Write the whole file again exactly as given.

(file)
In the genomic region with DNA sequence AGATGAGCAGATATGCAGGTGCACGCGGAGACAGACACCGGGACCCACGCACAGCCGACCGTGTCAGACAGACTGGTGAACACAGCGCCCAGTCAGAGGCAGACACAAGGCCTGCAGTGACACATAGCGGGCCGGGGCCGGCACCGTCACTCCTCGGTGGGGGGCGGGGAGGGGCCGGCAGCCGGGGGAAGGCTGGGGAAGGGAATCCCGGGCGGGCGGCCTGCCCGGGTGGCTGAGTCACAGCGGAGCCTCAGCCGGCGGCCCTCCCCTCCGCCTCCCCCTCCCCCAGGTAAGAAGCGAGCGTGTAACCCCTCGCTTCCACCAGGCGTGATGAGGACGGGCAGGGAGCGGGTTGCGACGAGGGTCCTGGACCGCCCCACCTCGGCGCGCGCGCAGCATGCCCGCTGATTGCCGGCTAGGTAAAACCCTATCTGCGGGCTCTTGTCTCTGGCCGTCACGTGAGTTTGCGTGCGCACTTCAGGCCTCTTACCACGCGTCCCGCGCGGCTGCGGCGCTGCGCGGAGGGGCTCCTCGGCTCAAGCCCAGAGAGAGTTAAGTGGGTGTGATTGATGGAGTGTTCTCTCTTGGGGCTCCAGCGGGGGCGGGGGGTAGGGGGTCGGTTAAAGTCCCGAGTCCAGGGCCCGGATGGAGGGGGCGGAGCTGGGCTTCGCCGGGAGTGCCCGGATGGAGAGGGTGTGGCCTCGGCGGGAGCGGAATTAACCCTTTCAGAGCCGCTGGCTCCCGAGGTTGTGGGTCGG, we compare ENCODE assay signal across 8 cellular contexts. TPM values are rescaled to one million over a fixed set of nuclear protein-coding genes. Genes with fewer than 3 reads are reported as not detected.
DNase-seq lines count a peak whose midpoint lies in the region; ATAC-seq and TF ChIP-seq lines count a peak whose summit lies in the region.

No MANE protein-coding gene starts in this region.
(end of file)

In the genomic region with DNA sequence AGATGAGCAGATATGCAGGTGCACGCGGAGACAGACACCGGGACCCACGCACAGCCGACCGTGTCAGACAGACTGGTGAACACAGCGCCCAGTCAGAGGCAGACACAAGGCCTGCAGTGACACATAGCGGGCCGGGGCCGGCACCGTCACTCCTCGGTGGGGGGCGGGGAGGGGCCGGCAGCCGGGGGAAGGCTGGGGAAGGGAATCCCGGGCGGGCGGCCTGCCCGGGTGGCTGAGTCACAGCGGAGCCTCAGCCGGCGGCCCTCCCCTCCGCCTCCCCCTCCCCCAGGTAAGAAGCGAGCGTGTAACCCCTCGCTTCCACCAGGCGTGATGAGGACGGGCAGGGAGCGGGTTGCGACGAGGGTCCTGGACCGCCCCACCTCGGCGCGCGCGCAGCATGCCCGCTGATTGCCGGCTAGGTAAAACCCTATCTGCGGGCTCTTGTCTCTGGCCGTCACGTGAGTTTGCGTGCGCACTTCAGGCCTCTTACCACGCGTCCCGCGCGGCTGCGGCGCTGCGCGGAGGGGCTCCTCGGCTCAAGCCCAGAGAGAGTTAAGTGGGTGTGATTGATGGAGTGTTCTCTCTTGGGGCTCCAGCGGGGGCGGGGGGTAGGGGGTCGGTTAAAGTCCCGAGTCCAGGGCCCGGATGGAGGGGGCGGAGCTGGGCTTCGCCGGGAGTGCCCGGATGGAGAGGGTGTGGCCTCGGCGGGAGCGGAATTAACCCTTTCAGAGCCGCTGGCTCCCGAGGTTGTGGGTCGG, we compare ENCODE assay signal across 8 cellular contexts. TPM values are rescaled to one million over a fixed set of nuclear protein-coding genes. Genes with fewer than 3 reads are reported as not detected.
DNase-seq lines count a peak whose midpoint lies in the region; ATAC-seq and TF ChIP-seq lines count a peak whose summit lies in the region.

No MANE protein-coding gene starts in this region.